An increasing number of constitutional theorists, within both the legal academy and university departments of government, are focusing on the conceptual and political problems attached to the notion of constitutional amendment. Amendments are, among other things, recognitions of the imperfection of existing schemes of government. The relative ease or difficulty of amendment has significant implications for the ways that governments respond to problems that call either for new structures of governance or new powers for already established structures. This book brings together essays by leading legal authorities and political scientists on a range of questions from whether the U.S. Constitution is subject to amendment by procedures other than those authorized by Article V to how significant change is conceptualized within classical rabbinic Judaism. Though the essays are concerned for the most part with the American experience, other constitutional traditions are considered as well.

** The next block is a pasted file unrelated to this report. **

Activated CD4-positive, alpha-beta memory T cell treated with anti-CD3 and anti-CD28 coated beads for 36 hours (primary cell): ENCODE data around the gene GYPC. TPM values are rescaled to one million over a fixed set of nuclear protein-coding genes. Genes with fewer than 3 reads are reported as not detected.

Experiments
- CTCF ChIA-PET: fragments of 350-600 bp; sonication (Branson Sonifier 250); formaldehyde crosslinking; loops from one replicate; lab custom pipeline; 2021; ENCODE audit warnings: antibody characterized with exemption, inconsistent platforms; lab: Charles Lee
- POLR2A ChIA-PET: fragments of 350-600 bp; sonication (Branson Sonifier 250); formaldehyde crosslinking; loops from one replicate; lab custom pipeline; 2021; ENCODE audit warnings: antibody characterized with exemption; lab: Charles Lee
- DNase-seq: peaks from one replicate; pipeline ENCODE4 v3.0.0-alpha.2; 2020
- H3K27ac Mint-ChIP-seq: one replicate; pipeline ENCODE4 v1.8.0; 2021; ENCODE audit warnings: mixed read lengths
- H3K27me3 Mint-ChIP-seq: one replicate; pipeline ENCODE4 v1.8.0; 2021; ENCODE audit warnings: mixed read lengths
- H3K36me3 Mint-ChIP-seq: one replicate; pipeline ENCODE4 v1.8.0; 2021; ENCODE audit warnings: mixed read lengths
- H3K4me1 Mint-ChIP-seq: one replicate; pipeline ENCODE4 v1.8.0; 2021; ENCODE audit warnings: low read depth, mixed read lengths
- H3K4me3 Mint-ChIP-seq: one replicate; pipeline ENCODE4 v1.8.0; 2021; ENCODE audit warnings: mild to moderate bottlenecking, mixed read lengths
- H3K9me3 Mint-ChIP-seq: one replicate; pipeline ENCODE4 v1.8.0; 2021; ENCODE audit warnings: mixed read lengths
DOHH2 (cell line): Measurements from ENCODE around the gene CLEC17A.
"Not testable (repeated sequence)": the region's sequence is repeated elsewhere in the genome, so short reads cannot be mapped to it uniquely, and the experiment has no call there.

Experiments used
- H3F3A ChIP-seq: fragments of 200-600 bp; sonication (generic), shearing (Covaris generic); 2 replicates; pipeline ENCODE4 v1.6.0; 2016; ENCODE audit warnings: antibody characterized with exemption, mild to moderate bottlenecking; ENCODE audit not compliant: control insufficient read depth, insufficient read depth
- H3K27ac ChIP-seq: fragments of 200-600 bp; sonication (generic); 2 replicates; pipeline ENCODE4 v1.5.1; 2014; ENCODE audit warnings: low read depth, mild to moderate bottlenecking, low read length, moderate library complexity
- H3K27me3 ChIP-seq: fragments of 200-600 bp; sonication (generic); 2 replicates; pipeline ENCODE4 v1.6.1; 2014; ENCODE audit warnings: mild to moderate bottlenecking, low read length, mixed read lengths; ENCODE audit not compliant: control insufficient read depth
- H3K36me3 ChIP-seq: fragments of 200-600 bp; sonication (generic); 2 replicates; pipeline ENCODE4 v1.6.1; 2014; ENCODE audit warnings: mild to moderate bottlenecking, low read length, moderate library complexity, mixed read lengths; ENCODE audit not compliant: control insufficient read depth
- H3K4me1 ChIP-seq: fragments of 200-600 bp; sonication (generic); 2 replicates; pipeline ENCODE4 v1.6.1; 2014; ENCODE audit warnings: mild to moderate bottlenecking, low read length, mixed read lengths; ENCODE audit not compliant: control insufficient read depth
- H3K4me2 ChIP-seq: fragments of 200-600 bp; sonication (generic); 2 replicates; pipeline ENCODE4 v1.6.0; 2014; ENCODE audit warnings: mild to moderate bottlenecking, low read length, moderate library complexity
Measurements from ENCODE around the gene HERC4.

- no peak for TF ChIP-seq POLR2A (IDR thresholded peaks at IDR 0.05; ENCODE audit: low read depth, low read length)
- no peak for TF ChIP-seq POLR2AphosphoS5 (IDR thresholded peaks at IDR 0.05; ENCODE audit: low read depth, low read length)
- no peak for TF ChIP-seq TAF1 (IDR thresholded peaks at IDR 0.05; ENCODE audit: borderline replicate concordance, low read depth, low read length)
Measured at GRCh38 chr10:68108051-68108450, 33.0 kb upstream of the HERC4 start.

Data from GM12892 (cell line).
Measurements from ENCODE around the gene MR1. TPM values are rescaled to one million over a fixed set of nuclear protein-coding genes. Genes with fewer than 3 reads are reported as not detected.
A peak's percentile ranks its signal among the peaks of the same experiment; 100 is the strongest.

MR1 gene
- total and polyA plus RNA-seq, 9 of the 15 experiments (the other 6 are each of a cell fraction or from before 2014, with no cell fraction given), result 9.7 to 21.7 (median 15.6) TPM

The contributors include Bruce Ackerman, Akhil Reed Amar, Mark E. Brandon, David R. Dow, Stephen M. Griffin, Stephen Holmes and Cass R. Sunstein, Sanford Levinson, Donald Lutz, Walter Murphy, Frederick Schauer, John R. Vile, and Noam J. Zohar.
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